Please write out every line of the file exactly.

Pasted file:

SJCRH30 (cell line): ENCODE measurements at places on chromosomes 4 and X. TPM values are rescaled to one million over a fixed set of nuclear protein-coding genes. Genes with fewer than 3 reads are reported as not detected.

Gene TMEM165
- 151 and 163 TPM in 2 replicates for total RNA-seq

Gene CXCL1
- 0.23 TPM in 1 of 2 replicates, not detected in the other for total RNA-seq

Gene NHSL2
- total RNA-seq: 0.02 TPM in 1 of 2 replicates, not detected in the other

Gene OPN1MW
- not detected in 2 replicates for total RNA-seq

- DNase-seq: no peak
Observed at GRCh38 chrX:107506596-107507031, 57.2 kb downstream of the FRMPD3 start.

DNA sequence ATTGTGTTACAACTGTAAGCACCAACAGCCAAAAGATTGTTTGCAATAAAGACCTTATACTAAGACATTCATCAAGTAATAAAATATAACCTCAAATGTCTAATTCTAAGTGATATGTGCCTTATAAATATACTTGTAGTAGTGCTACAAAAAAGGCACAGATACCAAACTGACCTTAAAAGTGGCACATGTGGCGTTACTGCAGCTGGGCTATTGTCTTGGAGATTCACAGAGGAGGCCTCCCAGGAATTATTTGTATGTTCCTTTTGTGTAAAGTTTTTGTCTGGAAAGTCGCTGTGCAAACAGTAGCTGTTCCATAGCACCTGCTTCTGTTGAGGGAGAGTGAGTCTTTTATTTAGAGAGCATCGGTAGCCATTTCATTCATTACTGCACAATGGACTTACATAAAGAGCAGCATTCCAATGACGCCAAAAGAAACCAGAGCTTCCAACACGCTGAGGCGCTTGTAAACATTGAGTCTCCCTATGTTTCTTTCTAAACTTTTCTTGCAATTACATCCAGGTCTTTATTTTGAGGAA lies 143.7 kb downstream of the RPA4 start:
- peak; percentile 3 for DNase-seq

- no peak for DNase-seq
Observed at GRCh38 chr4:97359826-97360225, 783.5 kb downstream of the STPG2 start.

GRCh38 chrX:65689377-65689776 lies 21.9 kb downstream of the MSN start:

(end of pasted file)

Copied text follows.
SJCRH30 (cell line): ENCODE measurements at places on chromosomes 4 and X. TPM values are rescaled to one million over a fixed set of nuclear protein-coding genes. Genes with fewer than 3 reads are reported as not detected.

Gene TMEM165
- 151 and 163 TPM in 2 replicates for total RNA-seq

Gene CXCL1
- 0.23 TPM in 1 of 2 replicates, not detected in the other for total RNA-seq

Gene NHSL2
- total RNA-seq: 0.02 TPM in 1 of 2 replicates, not detected in the other

Gene OPN1MW
- not detected in 2 replicates for total RNA-seq

- DNase-seq: no peak
Observed at GRCh38 chrX:107506596-107507031, 57.2 kb downstream of the FRMPD3 start.

DNA sequence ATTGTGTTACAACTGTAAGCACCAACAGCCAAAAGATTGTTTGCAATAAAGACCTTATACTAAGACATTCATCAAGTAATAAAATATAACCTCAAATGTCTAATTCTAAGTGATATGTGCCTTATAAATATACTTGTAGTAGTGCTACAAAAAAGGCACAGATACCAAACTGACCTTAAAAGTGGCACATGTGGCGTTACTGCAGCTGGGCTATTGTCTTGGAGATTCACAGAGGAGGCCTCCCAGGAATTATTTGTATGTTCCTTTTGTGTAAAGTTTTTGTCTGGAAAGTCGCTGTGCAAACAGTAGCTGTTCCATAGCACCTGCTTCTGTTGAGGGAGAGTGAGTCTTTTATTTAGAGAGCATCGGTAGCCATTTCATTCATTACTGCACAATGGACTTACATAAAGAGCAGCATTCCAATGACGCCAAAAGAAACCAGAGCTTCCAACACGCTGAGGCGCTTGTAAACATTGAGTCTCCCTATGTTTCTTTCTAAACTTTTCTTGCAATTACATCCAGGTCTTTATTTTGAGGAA lies 143.7 kb downstream of the RPA4 start:
- peak; percentile 3 for DNase-seq

- no peak for DNase-seq
Observed at GRCh38 chr4:97359826-97360225, 783.5 kb downstream of the STPG2 start.

GRCh38 chrX:65689377-65689776 lies 21.9 kb downstream of the MSN start: